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Paris and Vienna as Cultural Centers

Between the years 1870 and 1914, Paris and Vienna were two of the greatest cultural centers of Europe. Paris was noted as a center for progressive trends in art and fashion. Vienna was noted as being the seat of power for the Habsburg dynasty. Both cities were influential in the development of modern literature, music and art. In the late nineteenth and early twentieth centuries, they were competitors in the quest for dominance over Western culture. However, both cities experienced a decline during the brutal years of the First World War. Following the devastations of that war, neither Paris nor Vienna were able to recover their former dominance in world cultural affairs.

In 1870, France had just undergone a long period of revolutionary change. Starting in the late eighteenth century, the nation had experienced several radical changes in government. These changes culminated in the constitutional Third Republic which was established in 1871. A bit less than eighty years before, in 1792, the French Revolution brought an end to the system of aristocratic rulership which preceded it. Prior to the French Revolution, the country was ruled by monarchs who passed the kingdom on from one generation to the next. In 1792, the king of France was Louis XVI of the House of Bourbon. In that year, the people of the French middle class rebelled against the king's authority. Louis XVI was forced out of power and, in 1793, he was executed by means of the guillotine.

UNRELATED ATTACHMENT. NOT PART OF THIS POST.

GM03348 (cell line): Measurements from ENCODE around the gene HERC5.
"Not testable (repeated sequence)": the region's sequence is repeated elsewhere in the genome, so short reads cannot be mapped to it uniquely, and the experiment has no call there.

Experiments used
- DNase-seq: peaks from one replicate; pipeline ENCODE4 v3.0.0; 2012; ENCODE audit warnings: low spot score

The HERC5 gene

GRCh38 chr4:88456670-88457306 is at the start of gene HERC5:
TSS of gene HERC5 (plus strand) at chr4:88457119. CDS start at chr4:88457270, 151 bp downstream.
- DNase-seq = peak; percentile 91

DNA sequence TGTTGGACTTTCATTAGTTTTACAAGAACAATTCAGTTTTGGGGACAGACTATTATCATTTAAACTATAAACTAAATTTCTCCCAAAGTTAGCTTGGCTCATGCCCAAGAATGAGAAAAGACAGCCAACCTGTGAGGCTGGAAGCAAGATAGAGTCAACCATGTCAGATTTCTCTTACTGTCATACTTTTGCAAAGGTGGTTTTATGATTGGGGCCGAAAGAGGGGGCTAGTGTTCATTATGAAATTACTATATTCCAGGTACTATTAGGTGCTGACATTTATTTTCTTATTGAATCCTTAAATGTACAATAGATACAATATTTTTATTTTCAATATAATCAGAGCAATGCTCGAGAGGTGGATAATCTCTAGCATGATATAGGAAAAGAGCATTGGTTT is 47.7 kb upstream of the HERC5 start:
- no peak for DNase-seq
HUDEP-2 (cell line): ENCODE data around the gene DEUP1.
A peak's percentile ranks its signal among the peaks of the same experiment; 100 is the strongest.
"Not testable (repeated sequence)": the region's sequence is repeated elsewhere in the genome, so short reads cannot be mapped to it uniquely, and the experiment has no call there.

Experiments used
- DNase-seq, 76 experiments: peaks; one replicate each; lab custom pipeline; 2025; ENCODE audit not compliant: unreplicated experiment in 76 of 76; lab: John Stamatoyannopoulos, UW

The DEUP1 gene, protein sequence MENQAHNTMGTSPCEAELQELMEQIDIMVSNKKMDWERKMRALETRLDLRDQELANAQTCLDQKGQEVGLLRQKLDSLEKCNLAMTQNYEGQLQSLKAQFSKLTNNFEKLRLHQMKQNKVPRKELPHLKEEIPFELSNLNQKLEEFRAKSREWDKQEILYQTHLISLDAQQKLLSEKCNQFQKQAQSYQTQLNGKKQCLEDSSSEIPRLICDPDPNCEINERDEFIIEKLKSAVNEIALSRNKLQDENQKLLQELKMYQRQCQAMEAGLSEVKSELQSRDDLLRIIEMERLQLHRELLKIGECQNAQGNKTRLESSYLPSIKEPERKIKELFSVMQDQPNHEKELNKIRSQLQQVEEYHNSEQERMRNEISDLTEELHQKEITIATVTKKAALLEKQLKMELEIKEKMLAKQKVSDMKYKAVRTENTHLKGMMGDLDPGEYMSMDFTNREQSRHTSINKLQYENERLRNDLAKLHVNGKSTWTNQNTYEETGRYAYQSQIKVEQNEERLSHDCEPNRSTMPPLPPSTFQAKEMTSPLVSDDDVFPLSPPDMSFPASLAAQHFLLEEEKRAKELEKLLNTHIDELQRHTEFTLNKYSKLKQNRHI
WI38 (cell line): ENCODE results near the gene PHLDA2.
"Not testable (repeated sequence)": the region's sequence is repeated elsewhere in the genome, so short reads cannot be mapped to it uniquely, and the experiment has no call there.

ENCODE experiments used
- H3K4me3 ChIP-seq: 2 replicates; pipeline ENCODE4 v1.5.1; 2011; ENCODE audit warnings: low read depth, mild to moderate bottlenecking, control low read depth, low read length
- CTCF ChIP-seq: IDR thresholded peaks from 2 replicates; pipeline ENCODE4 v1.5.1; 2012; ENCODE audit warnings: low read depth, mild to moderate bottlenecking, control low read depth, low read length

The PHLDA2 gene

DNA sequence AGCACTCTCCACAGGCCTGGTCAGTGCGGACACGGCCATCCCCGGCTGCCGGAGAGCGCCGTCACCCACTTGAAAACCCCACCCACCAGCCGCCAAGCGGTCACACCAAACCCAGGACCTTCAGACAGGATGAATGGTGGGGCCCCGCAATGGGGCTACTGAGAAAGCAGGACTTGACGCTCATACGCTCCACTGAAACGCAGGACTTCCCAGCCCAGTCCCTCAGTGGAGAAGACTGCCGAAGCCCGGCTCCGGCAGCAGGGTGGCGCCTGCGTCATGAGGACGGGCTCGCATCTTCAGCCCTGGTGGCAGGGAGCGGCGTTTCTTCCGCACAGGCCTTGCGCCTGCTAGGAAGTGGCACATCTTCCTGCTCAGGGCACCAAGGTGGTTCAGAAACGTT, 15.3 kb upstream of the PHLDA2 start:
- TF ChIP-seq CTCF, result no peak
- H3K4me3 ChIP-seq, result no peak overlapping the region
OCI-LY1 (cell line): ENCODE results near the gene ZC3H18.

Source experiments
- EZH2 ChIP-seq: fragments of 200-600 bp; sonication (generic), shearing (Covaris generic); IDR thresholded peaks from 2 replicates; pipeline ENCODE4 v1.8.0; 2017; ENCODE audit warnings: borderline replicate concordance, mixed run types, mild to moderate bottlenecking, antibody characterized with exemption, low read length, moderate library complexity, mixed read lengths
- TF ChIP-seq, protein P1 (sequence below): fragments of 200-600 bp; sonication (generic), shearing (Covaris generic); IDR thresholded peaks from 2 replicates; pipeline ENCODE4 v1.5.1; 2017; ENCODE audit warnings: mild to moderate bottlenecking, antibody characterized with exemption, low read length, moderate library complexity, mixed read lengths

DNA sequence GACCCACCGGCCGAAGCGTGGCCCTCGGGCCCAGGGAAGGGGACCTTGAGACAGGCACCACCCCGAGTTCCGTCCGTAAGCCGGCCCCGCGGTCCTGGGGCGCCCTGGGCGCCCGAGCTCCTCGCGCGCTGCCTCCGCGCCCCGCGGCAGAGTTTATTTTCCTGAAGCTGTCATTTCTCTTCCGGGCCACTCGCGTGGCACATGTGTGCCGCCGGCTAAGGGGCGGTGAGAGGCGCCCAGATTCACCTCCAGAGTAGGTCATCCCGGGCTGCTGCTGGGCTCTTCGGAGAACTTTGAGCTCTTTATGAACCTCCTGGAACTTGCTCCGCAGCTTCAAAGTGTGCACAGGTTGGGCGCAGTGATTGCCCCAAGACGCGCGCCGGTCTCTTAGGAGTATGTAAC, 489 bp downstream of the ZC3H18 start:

The revolutionary governments that were set up following King Louis XVI's death were very unstable. In fact, the years following the king's death were known as the "Reign of Terror" because many of the revolution's leaders found themselves victims of the guillotine as well. Nevertheless, a democratic style of government was established in 1792 which is now known as the "First Republic." In contrast to rule by monarchy, the First Republic was based on the use of a ...

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Paris and Vienna as Cultural Centers. (1969, December 31). In Retrieved 18:44, May 26, 2020, from